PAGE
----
Saturday, 20 February 2010

Cheque out

I'm a Trustee of Norfolk Community Foundation and so often meet people who give money to charity. Indeed the Foundation's role is to make it easy for people to become donors, by providing a very personal, professional and focused service. Their money is well invested to create an endowment fund from which the income will be distributed as grants for ever.

However I'm rarely there when the cheque is passed across; the very moment of commitment. The other day I witnessed a donor signing and passing over a cheque for £100,000. It's massively more than I give each year and indeed, more than I usually earn in a year. Yet to this donor, it was simply part of his programme of investing in Norfolk; the place where he was born, lives and has always called home.

I had that sudden thought that by comparison, my contributions were insignificant. The reality is though, that as Tesco are alwasy quick to tell us; 'every little helps.' The success of any endowment building charity relies as much on the many who give a little as thew few fortunate enough to be able to give a lot.

Sunday, 14 February 2010

Tories will bang Business Link on the head

Today's Sunday Times carries a story by Rachel Bridge that explains how an incoming Conservative government plan to zap Business Link. Instead they plan to increase funding to Enterprise Agencies and let them get on with the job. The problem with Business Link says Mark Prisk, the most likely contender for the role of Small Business minister, is that Business Link spend £190m pa pointing people towards sources of help, rather than helping people solve their problems themselves.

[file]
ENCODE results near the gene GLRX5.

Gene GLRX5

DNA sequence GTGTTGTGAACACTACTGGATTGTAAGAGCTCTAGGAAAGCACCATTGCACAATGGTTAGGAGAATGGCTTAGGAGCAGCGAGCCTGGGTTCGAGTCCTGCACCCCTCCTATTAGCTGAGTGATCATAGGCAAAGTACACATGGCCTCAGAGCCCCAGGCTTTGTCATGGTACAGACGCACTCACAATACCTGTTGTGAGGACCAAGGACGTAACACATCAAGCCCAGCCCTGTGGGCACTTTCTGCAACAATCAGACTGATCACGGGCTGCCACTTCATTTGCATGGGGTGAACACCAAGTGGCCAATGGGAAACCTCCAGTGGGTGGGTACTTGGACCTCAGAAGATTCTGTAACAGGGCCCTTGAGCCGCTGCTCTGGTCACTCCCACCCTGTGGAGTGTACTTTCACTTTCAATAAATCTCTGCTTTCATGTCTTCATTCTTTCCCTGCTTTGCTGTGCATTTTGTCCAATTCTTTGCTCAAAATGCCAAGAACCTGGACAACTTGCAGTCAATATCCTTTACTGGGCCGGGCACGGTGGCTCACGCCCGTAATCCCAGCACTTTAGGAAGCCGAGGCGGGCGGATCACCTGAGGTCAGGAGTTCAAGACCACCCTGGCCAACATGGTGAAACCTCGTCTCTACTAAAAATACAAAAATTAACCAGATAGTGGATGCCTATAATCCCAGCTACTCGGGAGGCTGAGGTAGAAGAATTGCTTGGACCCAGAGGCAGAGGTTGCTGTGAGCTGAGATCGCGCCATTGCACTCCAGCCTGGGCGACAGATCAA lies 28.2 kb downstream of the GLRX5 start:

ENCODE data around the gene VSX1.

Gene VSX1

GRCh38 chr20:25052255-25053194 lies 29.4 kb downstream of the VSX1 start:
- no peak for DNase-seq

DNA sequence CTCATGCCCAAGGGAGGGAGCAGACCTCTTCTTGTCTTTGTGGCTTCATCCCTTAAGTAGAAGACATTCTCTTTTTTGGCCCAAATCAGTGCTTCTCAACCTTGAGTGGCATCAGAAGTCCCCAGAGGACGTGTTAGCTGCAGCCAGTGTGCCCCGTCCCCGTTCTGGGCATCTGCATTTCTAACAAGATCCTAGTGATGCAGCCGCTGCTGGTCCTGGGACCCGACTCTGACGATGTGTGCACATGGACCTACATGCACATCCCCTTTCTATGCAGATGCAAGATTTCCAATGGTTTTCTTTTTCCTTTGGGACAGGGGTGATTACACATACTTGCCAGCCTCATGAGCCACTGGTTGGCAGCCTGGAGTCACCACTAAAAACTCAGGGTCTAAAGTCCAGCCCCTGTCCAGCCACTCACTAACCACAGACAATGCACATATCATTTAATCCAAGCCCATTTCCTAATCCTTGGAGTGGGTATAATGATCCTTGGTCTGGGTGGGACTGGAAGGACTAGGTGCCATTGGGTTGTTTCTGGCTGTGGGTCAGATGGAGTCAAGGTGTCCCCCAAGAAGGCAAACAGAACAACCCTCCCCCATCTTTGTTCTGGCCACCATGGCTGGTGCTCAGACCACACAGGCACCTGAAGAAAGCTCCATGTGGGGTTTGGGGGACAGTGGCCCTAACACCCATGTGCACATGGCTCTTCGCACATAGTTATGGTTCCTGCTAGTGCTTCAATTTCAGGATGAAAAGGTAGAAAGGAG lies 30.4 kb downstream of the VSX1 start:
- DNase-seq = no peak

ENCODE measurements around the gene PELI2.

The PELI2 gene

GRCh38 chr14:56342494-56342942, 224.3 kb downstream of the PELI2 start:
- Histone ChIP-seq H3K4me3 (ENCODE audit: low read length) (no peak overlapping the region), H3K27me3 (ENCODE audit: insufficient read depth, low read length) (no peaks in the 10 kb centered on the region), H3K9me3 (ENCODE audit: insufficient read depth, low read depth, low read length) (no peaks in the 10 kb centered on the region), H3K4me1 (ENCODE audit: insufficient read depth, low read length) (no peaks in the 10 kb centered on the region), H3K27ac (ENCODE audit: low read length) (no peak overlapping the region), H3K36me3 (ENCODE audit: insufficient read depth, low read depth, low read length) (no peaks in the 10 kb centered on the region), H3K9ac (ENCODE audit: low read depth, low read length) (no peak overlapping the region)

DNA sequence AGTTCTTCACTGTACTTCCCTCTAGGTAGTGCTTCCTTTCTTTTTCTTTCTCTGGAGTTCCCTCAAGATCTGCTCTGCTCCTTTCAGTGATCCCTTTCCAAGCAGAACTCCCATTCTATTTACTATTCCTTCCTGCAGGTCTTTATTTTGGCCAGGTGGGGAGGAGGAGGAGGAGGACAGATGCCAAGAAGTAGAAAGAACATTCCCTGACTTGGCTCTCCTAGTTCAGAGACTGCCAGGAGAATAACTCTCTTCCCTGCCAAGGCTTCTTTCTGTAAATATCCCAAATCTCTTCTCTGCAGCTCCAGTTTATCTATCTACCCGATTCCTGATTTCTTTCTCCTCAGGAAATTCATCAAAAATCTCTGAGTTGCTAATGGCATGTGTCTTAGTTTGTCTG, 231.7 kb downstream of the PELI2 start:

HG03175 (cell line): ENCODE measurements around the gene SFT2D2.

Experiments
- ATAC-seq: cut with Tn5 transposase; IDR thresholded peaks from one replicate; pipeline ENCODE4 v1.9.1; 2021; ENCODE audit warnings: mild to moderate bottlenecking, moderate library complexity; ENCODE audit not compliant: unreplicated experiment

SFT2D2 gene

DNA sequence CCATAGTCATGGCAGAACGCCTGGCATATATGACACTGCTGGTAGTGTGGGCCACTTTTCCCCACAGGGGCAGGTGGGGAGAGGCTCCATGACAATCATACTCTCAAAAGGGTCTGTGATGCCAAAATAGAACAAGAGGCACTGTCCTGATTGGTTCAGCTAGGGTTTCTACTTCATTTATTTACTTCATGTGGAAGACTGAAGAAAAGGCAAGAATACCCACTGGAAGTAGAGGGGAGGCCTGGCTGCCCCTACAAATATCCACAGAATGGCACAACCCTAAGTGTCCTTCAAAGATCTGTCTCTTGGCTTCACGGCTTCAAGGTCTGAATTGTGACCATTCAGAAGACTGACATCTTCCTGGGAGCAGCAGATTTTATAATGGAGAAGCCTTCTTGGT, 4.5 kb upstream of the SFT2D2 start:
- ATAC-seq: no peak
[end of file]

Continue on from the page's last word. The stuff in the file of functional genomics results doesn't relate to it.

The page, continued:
It's good news for the Enterprise Agency movement, who in my experience are far more passionate about enterprise than Business Link. But are Business Link really so bad they need to disappear? I think not. Instead of getting rid of the good ones as well as the bad, why not give them three years to become self funding. Give them the freedom to follow their market and the flexibility to build local partnerships that make sense.

There's nothing with the people who work for Business Link - what's wrong is the top down, one size suits all regime they have to work under.

Friday, 12 February 2010

The next BIG idea

Great to see that the Big Lottery are to put a greater focus on their 'Reaching Communities' initiative. Especially welcome is the simplified 'Light' version that makes application less daunting for people looking for up to £40k pa for up to five years to get their project off the ground.

It's good to see a big funder making things easier. Perhaps others will now follow their example!

Saturday, 6 February 2010

There's something strange about a man who buys a villa on Lanzarote

Today's local daily paper carries a story about the company that made me redundant in 1990. I came to be hugely grateful to their MD who gave me the push because without that nudge, I'd probably still be working for someone else. 

Alas his company went bust last year, no small feat when the firm's been around 40 years and has had plenty of time to stash away plenty of rainy day money. I guess there's a moral there somewhere, but that's not the point I want to make. The news story was about two of the assets of the firm yet to be bought from the receiver.